Dr Gagliano knew from previous work that plants’ roots are sensitive to even minute amounts of water in soil, and will aggressively follow moisture gradients. But seeds seemed to be able to send roots to nearby water even when the soil in the immediate vicinity was dry. Dr Gagliano hypothesised that the roots might be detecting groundwater by sound, and tested her theory on pea plants.

The plants were grown in pots with forked bases, which could be filled with either dry or damp soil. As expected, roots proved very sensitive to the presence of moisture, and readily grew towards it. Then Dr Gagliano added a twist. Some forks were surrounded by plastic pipes full of water, creating watery noises but remaining inaccessible to the roots. When the alternative was a tube full of dry soil, those noises proved just as enticing to the growing roots as water itself.

image: Caroline Péron

Fascinated, Dr Gagliano and her colleagues placed small speakers at the bases of some tubes and played either a recorded sound of water, white noise, or nothing. Intriguingly, the plants seemed able to tell that they were being duped. Even when the alternative was parched soil, almost all chose to grow away from the speaker. They could only be persuaded to grow towards a speaker when forced to choose between two, in which case they chose the one playing watery noises. Dr Gagliano suspects—but cannot yet prove—that the small magnets found in the speakers are responsible for such discerning behaviour. A few older papers have suggested that plants can detect magnetic fields.

Still, the findings suggest that, in the absence of soil moisture, pea plants can detect the sound of water in pipes and follow it to its source. That too could prove to be valuable information. Plant roots are a big cause of damage to sewer systems all over the world. In Germany, the annual cost of root removal and associated pipe repair is around €28m ($30m). The assumption had been that it was leaks that attracted the roots. Dr Gagliano’s results suggest that even watertight pipes might still come under attack. The solution, she says, might be to invest in pipes that are silent as water runs through them.

A cry for help

And while plants are able to detect sounds, some also produce them, albeit unintentionally. This was demonstrated in April by the team at Tel Aviv University. Lilach Hadany, the team’s leader, knew that plants could sometimes be made to vibrate. This can happen when they do not have enough water. That causes air bubbles to form in the xylem, a specialised tissue that transports water from a plant’s roots to its leaves. When those bubbles collapse, they transmit small shock waves into the surrounding tissues. Previous work had shown that those vibrations could be measured with devices stuck to the plants themselves. Dr Hadany wondered whether they might be audible from farther away.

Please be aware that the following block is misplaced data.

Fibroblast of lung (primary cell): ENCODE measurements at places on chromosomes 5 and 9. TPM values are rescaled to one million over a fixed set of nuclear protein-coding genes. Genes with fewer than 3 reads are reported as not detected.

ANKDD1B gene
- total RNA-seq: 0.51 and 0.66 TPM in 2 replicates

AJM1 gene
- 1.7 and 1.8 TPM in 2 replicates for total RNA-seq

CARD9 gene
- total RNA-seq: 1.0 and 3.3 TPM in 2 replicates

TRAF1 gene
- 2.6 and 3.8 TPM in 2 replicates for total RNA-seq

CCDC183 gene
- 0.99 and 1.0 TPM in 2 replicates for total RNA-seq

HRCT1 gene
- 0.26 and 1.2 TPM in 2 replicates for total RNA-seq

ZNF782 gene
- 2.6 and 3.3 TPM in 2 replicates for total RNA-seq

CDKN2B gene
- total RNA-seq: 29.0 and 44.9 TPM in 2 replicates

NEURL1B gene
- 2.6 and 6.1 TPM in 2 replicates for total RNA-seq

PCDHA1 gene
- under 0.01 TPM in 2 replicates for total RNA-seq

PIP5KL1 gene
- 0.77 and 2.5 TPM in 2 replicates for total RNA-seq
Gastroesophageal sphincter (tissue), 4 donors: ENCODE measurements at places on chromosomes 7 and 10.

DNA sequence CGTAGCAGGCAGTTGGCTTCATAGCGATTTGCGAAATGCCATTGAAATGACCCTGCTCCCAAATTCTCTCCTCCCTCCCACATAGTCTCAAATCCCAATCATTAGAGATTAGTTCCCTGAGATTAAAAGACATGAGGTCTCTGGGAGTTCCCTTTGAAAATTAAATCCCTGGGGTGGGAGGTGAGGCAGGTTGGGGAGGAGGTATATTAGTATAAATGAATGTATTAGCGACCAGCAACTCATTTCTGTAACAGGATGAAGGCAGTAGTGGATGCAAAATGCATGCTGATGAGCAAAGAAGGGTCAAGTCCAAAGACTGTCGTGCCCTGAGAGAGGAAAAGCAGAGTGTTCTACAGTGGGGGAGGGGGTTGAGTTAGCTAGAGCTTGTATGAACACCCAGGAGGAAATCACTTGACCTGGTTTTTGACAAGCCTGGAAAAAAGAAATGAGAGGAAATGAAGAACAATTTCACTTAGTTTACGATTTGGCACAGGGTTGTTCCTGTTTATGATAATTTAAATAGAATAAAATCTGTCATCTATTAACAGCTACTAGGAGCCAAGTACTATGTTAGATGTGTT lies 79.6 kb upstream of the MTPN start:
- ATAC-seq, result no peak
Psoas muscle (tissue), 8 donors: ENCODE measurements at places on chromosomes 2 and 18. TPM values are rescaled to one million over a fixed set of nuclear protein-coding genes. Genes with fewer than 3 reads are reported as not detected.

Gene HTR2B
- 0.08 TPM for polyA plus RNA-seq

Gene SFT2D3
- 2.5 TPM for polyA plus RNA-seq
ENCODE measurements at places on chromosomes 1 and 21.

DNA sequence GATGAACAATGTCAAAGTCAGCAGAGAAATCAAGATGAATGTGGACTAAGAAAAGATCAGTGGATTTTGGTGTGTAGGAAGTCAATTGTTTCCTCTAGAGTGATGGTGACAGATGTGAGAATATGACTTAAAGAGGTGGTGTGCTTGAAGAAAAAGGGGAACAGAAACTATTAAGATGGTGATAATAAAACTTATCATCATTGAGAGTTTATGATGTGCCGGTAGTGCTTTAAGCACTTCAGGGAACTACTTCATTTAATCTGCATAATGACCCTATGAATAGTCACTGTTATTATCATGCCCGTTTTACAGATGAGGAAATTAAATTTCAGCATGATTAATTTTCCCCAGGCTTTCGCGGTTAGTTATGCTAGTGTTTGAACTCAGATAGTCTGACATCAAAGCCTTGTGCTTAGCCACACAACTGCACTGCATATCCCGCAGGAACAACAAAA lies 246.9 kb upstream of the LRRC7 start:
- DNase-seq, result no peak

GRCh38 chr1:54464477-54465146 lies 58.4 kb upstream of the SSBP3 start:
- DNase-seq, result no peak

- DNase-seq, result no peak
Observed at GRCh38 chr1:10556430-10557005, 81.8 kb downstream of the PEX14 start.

So the researchers put tomato and tobacco plants inside a microphone-lined box. Half had been watered, while half had been left parched. The researchers repeated the experiment with another set of plants, half of which had their stems cut, and half of which were left undamaged.

The microphones picked up very little sound from healthy plants. But those lacking water, or which had been cut, made a fair bit of noise, albeit at frequencies too high for humans to hear. Different stresses produced different kinds of sound. When the recordings were fed to a machine-learning algorithm, it was able to tell the sounds emitted from thirsty plants from those from the damaged ones.

When the experiment was repeated in a noisy greenhouse, Dr Hadany found that microphones could still detect the sounds from 10cm away. Experiments on cacti, corn, grapevines and wheat produced similar results, as did tomato plants suffering from an infection of mosaic virus, a common pathogen that can damage yields.

Farmers monitor the health of their crops by eye. (Mosaic virus, for instance, is so named because of the mottled pattern produced on the leaves of suffering plants.) That can be hard to do properly over an entire field. But if plants are broadcasting auditory indicators of distress, then wiring a field with microphones might help farmers keep an ear out for trouble.

That plants live in a world full of sound is no longer in doubt. But plenty of questions remain. One is the effect of human civilisation. It is well known that the din of city life makes bird calls harder to hear, forcing the animals to sing more loudly. Since trickling water, hungry caterpillars and suffering plants are all very quiet, it seems worth investigating whether plants face similar problems. Researchers might even apply to King Charles for funding.